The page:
The trips are weather dependent. Boarding begins at 6 p.m. For pricing and reservations, call 288-2386. Trips are limited to 150.

Wednesday, Sept. 20

Celestial printmaking

From 6-8 p.m., ArtWaves will offer a Print and Sip art workshop using gelli plates, papers and colored inks at their Town Hill studio, 1345A Route 102. The workshop costs $40 per person and is limited to 20. Register at ArtWaves.org.

Night sky photography

Maine Media Workshops and College instructors Nate Levesque and Jim Nickelson will share their professional work and expertise in night sky photography at the Moore Auditorium at the Schoodic Institute in Winter Harbor at 7 p.m.

Levesque is a freelance photographer based out of Hampden, His work was featured on the 2016 Acadia Night Sky Festival poster. His images have been featured in “Astronomy Magazine” and “National Geographic Travel Magazine.” His night sky work has won contests with Canon and the National Parks Foundation. Nickelson is a photographer whose work asks how humans grapple with the unknown and their relationship to the universe, particularly in scientific ways. Free. Call 288-1310.

Thursday, Sept. 21

Star art for kids

From 3:45-5:30 p.m., Artwaves will host an after-school art workshop suitable for children in grades two and up. Instructors will guide participants in making star books and stained glass mosaics. The workshop, which costs $10 per person, also is offered Friday afternoon.

Milky Way

Richard Luecke will give a talk about “Cruising the Milky Way” at the Northeast Harbor Library from 4-5 p.m. Audience members will take an image-enhanced journey along the Milky Way’s pale river of starlight from Perseus to Sagittarius, learn about the size of our galaxy, how it was formed, and how its spectacular star clusters, glowing nebulae and more can be located with binoculars or a modest telescope. Free.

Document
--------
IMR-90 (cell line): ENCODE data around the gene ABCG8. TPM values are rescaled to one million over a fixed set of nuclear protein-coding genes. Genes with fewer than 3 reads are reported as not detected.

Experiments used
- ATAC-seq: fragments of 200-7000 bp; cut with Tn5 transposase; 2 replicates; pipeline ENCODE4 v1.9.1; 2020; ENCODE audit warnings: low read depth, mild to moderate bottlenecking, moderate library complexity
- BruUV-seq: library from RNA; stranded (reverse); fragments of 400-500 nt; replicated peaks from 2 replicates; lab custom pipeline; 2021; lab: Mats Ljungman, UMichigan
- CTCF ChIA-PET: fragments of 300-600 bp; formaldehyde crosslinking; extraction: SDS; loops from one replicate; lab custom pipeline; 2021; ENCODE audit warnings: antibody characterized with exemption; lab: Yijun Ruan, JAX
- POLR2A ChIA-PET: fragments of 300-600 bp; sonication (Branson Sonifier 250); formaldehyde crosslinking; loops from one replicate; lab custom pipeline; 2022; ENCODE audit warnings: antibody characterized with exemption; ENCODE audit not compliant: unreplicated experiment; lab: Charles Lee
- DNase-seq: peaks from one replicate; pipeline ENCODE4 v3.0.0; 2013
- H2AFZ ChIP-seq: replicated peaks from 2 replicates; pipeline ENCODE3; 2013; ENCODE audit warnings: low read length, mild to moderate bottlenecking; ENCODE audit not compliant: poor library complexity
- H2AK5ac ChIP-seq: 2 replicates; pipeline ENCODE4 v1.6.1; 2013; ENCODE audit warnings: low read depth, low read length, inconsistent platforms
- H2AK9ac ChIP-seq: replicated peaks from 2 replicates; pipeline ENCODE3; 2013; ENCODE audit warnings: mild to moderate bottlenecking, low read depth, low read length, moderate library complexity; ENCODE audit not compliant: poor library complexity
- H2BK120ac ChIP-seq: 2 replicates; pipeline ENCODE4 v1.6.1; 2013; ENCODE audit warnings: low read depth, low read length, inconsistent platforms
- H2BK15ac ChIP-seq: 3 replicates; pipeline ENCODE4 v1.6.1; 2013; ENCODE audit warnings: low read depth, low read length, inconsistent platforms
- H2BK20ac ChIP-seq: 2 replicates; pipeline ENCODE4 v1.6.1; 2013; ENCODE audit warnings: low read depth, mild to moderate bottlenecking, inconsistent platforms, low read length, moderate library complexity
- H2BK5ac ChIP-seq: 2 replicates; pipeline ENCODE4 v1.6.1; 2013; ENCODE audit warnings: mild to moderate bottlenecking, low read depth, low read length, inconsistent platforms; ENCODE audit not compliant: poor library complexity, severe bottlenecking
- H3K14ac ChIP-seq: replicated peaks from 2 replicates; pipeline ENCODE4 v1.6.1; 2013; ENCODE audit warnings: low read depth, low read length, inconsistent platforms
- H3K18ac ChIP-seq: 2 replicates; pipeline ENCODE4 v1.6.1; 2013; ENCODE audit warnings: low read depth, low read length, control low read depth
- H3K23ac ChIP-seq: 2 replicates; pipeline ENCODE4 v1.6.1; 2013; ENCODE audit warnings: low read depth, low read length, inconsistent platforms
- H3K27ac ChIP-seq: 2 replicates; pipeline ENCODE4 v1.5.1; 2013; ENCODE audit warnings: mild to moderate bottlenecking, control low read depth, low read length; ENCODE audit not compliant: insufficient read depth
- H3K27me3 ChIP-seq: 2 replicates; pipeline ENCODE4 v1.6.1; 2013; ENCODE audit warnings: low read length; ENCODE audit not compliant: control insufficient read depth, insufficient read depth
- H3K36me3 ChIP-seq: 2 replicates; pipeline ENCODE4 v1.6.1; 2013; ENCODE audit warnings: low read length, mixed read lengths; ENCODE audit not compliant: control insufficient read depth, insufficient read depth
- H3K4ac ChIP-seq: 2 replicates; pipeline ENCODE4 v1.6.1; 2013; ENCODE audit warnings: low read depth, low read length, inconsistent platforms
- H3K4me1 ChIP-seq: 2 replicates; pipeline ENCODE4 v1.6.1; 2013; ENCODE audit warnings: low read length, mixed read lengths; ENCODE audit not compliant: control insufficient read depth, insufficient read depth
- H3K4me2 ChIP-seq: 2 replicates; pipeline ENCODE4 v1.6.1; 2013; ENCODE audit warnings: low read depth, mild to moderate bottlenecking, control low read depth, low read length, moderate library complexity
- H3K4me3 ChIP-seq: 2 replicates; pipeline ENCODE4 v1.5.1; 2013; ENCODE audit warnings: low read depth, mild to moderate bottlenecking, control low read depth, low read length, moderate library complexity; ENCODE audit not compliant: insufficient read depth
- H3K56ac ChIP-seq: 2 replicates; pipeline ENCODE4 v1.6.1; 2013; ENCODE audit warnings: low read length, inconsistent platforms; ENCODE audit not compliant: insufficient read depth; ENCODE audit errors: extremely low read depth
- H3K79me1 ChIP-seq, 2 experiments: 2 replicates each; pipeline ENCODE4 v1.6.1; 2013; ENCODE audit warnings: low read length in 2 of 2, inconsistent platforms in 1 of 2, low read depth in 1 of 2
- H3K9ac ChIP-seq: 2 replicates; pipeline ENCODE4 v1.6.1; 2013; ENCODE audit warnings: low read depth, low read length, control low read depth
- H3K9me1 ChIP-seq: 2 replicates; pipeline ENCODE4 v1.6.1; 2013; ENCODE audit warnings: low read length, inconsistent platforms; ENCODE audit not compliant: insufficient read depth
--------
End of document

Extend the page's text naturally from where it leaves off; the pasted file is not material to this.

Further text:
Friday, Sept. 22

Circadian rhythms

At 12 p.m., Samer Hattar will present “The Biology of Light” at the Jackson Laboratory Auditorium, 600 Main St., in Bar Harbor. Audiences will hear how the eyes interact with the brain to control circadian rhythms and sleep, as well as how irregular light exposure could lead to mood changes. They also will learn how to best use the light environment to enhance their circadian clock alignment, sleep and mood. Free.

Solar eyes

From 1:30-3 p.m., amateur astronomers and Acadia National Park rangers will lead safe solar viewing through a variety of specially equipped telescopes on the Bar Harbor Village Green. Free.

YWCA talks

At 2:30 p.m., Richard Luecke will present “Autumn Night Sky Highlights: A Baker’s Dozen Spectacular Objects” at the YWCA, 36 Mount Desert St., Bar Harbor. Festivalgoers will take an image-enhanced visit to 13 amazing objects: double stars and star clusters, glowing nebulae, ghostly remnants of dead suns, distant galaxies and ringed Saturn. They also will learn what science says about these distant objects. Free.

At 3:30 p.m., Jon Thomas will answer the question “Why is the Sky Dark at Night?” During both day and night, the Earth is bombarded with light from stars throughout the universe. So, why isn’t the night sky as brilliant as the sun? This talk explores the development of ancient and modern concepts of the cosmos. Free.

Jupiter

At 5 p.m., Daniel Krysak will present “Exploring Jupiter” at the American Legion Hall, 22 Village Green Way, Southwest Harbor. The talk is sponsored by the Southwest Harbor Library. Guests will see the various images acquired from the Juno Cam and learn how they can engage with the camera system on the spacecraft. Free.

Capturing night sky

From 6-10 p.m., Brent Ander will lead a “Capturing the Night Sky” photo workshop at Rockefeller Hall at the Schoodic Institute in Winter Harbor.

This workshop, for amateurs to pros, will examine astro-landscape photography, night photography and light painting. Attendees should have the required equipment and understand the requirements. Depending on the weather, the group will gather on the coast at Schoodic Point in Acadia National Park and photograph the Milky Way galactic span over the Atlantic Ocean where the skies along the U.S. east coast are darkest. Light painting and various techniques for achieving powerful night images will be explored. The class costs $75 per person and is limited to 15. Register at anderphotography.com.

Sea stars